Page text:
One frustrating part of Amazon’s system is that if you make any changes to something as small as the product description, you have to re-publish the book. This takes over 24 hours, and you can’t edit the description again while it is republishing. This, I didn’t know.

I made the changes as soon as I could, but soon realised they wouldn’t appear until the next day. This meant holding back the release of my book for one day, which was very frustrating.

But what was amazing to me was that I sold two copies of the book while it no cover uploaded, and a blurb full of typos. One of those purchasers even left a nice review.

The second mistake I made was 100% my fault. I had 24 hours to get that description right, and I wrote it and rewrote it and checked it again. I had two ‘final’ versions coming up to the time I would be able to edit it again, and couldn’t decide between them.

At the last minute, I combined the two, taking the best points from each. Even though I checked it several times, I didn’t realise there was another mistake until after I had alerted the world my book was there. It wasn’t the most obvious mistake, but a keen eye would have spotted it, and it probably cost me some sales.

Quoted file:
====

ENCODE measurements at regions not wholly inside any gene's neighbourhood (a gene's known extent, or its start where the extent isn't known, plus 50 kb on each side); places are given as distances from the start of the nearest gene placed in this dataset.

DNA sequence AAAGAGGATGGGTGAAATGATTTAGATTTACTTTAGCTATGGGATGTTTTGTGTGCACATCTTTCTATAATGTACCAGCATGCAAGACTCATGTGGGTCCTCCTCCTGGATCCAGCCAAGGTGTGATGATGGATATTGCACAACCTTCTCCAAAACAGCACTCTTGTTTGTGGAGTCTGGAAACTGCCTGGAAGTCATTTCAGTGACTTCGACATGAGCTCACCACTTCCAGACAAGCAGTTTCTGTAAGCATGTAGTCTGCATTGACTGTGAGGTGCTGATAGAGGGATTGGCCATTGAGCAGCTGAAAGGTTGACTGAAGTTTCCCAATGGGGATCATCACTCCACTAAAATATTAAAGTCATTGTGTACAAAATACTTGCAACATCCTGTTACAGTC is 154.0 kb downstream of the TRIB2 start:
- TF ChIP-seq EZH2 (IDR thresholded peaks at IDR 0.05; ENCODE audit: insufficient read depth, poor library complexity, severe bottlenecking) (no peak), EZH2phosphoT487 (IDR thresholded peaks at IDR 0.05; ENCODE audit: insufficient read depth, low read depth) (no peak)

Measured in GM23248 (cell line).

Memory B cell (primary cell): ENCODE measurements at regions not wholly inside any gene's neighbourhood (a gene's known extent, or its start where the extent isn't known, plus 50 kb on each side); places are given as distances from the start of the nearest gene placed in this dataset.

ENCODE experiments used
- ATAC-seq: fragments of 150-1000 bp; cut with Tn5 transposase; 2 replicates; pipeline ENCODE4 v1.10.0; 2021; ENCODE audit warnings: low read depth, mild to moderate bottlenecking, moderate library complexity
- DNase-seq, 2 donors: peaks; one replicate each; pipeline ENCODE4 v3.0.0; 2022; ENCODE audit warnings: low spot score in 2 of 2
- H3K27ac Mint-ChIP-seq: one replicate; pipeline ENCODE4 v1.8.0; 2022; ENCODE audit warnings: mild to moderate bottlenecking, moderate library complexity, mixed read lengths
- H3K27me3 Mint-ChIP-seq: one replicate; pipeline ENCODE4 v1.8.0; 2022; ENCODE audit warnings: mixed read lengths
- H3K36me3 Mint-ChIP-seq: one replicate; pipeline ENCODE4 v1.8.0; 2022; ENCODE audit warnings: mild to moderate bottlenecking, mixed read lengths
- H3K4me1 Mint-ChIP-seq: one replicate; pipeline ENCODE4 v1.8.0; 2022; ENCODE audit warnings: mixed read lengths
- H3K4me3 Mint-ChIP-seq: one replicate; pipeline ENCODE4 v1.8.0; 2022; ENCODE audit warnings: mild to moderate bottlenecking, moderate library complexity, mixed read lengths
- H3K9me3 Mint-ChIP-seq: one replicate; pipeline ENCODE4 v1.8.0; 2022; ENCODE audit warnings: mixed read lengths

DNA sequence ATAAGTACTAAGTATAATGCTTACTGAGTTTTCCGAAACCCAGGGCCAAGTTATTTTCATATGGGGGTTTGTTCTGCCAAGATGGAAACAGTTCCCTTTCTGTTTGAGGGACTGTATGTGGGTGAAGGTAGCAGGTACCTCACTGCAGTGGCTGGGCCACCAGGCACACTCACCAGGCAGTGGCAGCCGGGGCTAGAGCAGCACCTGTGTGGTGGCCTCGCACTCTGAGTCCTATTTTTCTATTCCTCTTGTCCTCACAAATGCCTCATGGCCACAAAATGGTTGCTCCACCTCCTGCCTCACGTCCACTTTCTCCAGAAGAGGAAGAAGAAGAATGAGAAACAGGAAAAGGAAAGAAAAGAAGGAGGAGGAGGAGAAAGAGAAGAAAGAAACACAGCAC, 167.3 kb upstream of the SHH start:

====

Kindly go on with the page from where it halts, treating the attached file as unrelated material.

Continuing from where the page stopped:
The Next Push

A large part of my success on the first day was down to contacting family, friends, old acquaintances, and former colleagues, and them spreading the word even further – so I would like to thank everyone who helped spread the word by email, Twitter, and Facebook. You did a great job – I think we boxed off our own little part of the internet at one point.

The next step is all on me. I have to get the book out to reviewers, as they can really drive sales. I just have to wait until the typo is updated, and then I can begin submitting to them. Most self-published books they see are full of formatting errors and poor editing.